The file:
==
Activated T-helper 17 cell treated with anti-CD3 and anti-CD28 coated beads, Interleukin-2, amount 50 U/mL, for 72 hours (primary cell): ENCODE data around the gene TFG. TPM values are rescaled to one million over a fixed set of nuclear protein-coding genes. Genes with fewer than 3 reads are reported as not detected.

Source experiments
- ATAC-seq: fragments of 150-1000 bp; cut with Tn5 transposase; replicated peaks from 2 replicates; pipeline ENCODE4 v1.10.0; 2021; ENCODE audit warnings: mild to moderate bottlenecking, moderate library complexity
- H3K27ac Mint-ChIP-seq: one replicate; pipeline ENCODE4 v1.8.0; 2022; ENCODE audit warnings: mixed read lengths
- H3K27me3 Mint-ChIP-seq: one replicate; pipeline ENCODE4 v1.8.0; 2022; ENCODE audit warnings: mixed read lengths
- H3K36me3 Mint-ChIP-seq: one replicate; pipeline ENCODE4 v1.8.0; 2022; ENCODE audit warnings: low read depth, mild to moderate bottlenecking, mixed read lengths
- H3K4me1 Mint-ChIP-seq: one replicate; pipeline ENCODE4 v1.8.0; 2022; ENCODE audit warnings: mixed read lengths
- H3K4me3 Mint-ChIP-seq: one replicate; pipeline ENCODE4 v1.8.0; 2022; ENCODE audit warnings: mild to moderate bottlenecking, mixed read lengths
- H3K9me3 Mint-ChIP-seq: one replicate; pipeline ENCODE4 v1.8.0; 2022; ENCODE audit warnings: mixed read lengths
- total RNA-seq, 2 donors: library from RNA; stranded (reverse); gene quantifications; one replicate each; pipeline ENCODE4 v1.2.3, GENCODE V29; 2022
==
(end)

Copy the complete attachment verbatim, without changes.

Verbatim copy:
Activated T-helper 17 cell treated with anti-CD3 and anti-CD28 coated beads, Interleukin-2, amount 50 U/mL, for 72 hours (primary cell): ENCODE data around the gene TFG. TPM values are rescaled to one million over a fixed set of nuclear protein-coding genes. Genes with fewer than 3 reads are reported as not detected.

Source experiments
- ATAC-seq: fragments of 150-1000 bp; cut with Tn5 transposase; replicated peaks from 2 replicates; pipeline ENCODE4 v1.10.0; 2021; ENCODE audit warnings: mild to moderate bottlenecking, moderate library complexity
- H3K27ac Mint-ChIP-seq: one replicate; pipeline ENCODE4 v1.8.0; 2022; ENCODE audit warnings: mixed read lengths
- H3K27me3 Mint-ChIP-seq: one replicate; pipeline ENCODE4 v1.8.0; 2022; ENCODE audit warnings: mixed read lengths
- H3K36me3 Mint-ChIP-seq: one replicate; pipeline ENCODE4 v1.8.0; 2022; ENCODE audit warnings: low read depth, mild to moderate bottlenecking, mixed read lengths
- H3K4me1 Mint-ChIP-seq: one replicate; pipeline ENCODE4 v1.8.0; 2022; ENCODE audit warnings: mixed read lengths
- H3K4me3 Mint-ChIP-seq: one replicate; pipeline ENCODE4 v1.8.0; 2022; ENCODE audit warnings: mild to moderate bottlenecking, mixed read lengths
- H3K9me3 Mint-ChIP-seq: one replicate; pipeline ENCODE4 v1.8.0; 2022; ENCODE audit warnings: mixed read lengths
- total RNA-seq, 2 donors: library from RNA; stranded (reverse); gene quantifications; one replicate each; pipeline ENCODE4 v1.2.3, GENCODE V29; 2022